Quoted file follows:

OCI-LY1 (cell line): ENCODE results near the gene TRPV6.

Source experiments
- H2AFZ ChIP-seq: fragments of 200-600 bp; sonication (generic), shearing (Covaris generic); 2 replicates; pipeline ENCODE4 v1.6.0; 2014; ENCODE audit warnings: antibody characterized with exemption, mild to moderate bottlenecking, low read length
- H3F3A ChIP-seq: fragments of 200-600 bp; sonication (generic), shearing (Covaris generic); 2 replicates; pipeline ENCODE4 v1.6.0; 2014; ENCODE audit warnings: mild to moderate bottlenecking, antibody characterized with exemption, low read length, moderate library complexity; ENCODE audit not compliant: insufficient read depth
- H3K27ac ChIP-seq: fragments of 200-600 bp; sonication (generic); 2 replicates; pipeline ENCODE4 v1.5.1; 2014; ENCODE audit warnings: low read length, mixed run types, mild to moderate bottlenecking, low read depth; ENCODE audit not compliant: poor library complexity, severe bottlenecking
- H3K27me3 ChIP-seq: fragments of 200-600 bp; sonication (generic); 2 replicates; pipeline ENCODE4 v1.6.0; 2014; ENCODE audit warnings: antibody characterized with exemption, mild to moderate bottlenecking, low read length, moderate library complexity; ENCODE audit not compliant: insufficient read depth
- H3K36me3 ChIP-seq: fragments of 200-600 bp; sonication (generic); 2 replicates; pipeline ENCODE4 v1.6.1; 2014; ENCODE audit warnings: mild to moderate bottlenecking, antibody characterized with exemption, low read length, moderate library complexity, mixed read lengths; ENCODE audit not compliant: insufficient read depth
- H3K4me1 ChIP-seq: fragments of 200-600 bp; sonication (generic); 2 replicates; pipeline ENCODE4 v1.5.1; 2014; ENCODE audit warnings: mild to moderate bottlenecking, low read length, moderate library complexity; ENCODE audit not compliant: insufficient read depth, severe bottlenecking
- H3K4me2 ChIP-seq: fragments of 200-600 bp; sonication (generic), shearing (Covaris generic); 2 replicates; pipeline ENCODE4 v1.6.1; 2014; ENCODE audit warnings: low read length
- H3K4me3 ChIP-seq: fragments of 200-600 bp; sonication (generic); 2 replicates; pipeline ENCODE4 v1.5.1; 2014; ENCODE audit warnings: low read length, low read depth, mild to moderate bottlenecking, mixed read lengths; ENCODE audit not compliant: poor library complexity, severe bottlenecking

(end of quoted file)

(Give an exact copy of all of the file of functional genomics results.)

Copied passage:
OCI-LY1 (cell line): ENCODE results near the gene TRPV6.

Source experiments
- H2AFZ ChIP-seq: fragments of 200-600 bp; sonication (generic), shearing (Covaris generic); 2 replicates; pipeline ENCODE4 v1.6.0; 2014; ENCODE audit warnings: antibody characterized with exemption, mild to moderate bottlenecking, low read length
- H3F3A ChIP-seq: fragments of 200-600 bp; sonication (generic), shearing (Covaris generic); 2 replicates; pipeline ENCODE4 v1.6.0; 2014; ENCODE audit warnings: mild to moderate bottlenecking, antibody characterized with exemption, low read length, moderate library complexity; ENCODE audit not compliant: insufficient read depth
- H3K27ac ChIP-seq: fragments of 200-600 bp; sonication (generic); 2 replicates; pipeline ENCODE4 v1.5.1; 2014; ENCODE audit warnings: low read length, mixed run types, mild to moderate bottlenecking, low read depth; ENCODE audit not compliant: poor library complexity, severe bottlenecking
- H3K27me3 ChIP-seq: fragments of 200-600 bp; sonication (generic); 2 replicates; pipeline ENCODE4 v1.6.0; 2014; ENCODE audit warnings: antibody characterized with exemption, mild to moderate bottlenecking, low read length, moderate library complexity; ENCODE audit not compliant: insufficient read depth
- H3K36me3 ChIP-seq: fragments of 200-600 bp; sonication (generic); 2 replicates; pipeline ENCODE4 v1.6.1; 2014; ENCODE audit warnings: mild to moderate bottlenecking, antibody characterized with exemption, low read length, moderate library complexity, mixed read lengths; ENCODE audit not compliant: insufficient read depth
- H3K4me1 ChIP-seq: fragments of 200-600 bp; sonication (generic); 2 replicates; pipeline ENCODE4 v1.5.1; 2014; ENCODE audit warnings: mild to moderate bottlenecking, low read length, moderate library complexity; ENCODE audit not compliant: insufficient read depth, severe bottlenecking
- H3K4me2 ChIP-seq: fragments of 200-600 bp; sonication (generic), shearing (Covaris generic); 2 replicates; pipeline ENCODE4 v1.6.1; 2014; ENCODE audit warnings: low read length
- H3K4me3 ChIP-seq: fragments of 200-600 bp; sonication (generic); 2 replicates; pipeline ENCODE4 v1.5.1; 2014; ENCODE audit warnings: low read length, low read depth, mild to moderate bottlenecking, mixed read lengths; ENCODE audit not compliant: poor library complexity, severe bottlenecking